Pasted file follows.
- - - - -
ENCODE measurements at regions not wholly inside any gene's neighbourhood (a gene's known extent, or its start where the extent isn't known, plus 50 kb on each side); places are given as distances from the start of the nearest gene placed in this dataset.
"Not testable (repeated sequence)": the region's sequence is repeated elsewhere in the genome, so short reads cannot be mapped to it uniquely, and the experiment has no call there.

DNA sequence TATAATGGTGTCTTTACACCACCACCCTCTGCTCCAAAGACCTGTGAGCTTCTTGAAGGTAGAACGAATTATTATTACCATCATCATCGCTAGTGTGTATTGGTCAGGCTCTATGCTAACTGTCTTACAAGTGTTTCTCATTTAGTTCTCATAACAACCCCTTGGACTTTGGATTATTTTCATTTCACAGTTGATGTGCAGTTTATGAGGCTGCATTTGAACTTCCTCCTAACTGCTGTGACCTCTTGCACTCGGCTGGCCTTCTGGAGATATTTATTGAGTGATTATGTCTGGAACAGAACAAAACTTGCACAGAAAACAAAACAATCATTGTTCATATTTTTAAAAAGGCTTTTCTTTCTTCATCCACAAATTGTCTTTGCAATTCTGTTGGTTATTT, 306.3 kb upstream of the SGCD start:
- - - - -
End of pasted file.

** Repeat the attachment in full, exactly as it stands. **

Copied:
ENCODE measurements at regions not wholly inside any gene's neighbourhood (a gene's known extent, or its start where the extent isn't known, plus 50 kb on each side); places are given as distances from the start of the nearest gene placed in this dataset.
"Not testable (repeated sequence)": the region's sequence is repeated elsewhere in the genome, so short reads cannot be mapped to it uniquely, and the experiment has no call there.

DNA sequence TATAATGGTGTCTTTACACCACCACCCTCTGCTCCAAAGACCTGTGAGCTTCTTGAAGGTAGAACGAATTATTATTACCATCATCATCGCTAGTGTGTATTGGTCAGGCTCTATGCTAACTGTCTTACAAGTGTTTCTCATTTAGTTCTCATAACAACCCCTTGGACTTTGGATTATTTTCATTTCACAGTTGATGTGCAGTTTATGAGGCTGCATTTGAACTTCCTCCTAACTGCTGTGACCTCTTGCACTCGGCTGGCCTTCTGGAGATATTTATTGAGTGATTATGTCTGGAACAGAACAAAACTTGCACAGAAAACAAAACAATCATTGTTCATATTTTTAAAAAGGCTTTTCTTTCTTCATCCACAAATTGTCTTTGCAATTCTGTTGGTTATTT, 306.3 kb upstream of the SGCD start: